The thermal and chemical evolution of Earth's mantle and plates are inextricably coupled by the plate tectonic - mantle convective system. Convection causes chemical differentiation, recycling and mixing, while chemical variations affect the convection through physical properties such as density and viscosity which depend on composition. It is now possible to construct numerical mantle convection models that track the thermo-chemical evolution of major and minor elements, and which can be used to test prospective models and hypotheses regarding Earth's chemical and thermal evolution. Model thermal and chemical structures can be compared to results from seismic tomography, while geochemical signatures (e.g., trace element ratios) can be compared to geochemical observations. The presented, two-dimensional model combines a simplified 2-component major element model with tracking of the most important trace elements, using a tracer method. Melting is self-consistently treated using a solidus, with melt placed on the surface as crust. Partitioning of trace elements occurs between melt and residue. Decaying heat-producing elements and secular cooling of the mantle and core provide the driving heat sources. Pseudo-plastic yielding of the lithosphere gives a first-order approximation of plate tectonics, and also allows planets with a rigid lid or intermittent plate tectonics to be modeled simply by increasing the yield strength. Preliminary models with an initially homogeneous mantle show that regions with a HIMU-like signature can be generated by crustal recycling, and regions with high 3He/4He ratios can be generated by residuum recycling. Outgassing of Argon is within the observed range. Models with initially layered mantles will also be investigated. In future it will be important to include a more realistic bulk compositional model that allows continental crust as well as oceanic crust to form, and to extend the model to three dimensions since toroidal flow may alter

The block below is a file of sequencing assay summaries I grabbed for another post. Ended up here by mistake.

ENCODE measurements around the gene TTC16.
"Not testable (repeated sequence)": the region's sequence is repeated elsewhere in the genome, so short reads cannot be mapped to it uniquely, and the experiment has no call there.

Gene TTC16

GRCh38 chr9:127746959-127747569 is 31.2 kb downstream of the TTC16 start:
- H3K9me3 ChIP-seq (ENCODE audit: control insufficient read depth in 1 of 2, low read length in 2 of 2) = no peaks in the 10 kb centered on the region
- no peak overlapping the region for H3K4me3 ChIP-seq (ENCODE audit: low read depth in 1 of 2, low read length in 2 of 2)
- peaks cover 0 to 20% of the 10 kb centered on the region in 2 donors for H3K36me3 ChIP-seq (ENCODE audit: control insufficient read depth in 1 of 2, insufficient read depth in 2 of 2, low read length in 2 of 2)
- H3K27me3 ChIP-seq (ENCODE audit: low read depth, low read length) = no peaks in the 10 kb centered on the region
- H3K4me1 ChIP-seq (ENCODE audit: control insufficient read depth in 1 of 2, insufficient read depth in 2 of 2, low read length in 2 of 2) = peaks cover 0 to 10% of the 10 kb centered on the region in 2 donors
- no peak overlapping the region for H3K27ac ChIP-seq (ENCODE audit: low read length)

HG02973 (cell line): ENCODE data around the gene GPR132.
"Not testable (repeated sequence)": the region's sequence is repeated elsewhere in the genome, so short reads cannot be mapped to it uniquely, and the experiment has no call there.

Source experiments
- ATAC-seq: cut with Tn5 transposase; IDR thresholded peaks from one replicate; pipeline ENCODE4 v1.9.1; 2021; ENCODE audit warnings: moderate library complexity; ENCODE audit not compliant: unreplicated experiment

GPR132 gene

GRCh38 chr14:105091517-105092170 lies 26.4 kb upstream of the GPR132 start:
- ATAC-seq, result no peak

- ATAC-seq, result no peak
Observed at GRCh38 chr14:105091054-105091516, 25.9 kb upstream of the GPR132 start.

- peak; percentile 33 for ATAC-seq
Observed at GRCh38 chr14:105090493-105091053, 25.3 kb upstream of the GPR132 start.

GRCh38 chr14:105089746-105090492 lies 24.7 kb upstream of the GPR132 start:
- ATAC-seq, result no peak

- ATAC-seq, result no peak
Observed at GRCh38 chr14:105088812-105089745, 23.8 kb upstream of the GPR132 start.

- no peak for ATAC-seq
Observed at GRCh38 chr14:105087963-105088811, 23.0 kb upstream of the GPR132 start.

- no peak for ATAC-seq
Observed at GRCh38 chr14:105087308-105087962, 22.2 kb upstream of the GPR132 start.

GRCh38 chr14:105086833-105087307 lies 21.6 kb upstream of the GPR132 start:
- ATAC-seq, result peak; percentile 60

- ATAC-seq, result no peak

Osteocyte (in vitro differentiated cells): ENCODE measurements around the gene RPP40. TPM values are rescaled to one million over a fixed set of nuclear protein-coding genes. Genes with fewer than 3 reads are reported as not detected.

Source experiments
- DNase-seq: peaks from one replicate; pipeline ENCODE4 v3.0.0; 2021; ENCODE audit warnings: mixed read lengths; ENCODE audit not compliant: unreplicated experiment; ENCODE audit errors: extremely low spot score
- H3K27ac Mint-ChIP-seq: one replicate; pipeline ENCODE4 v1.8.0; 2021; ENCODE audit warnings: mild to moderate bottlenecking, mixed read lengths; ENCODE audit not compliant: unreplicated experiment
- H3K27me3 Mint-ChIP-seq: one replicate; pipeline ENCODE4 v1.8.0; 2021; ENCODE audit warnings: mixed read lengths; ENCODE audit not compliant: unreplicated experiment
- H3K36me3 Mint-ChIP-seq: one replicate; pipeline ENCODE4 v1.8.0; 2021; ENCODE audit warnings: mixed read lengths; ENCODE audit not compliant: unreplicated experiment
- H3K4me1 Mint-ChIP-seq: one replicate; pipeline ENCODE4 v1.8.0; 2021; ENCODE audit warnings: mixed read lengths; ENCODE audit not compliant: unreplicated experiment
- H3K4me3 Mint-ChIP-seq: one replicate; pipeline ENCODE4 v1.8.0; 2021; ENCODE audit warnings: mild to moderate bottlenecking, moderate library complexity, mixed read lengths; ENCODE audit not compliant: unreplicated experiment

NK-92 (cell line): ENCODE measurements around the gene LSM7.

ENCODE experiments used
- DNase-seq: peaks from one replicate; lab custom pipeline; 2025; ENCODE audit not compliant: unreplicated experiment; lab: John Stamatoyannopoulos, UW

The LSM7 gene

20. Geochemical processes between steel projectiles and silica-rich targets in hypervelocity impact experiments

    NASA Astrophysics Data System (ADS)

    Ebert, Matthias; Hecht, Lutz; Deutsch, Alexander; Kenkmann, Thomas; Wirth, Richard; Berndt, Jasper

    2014-05-01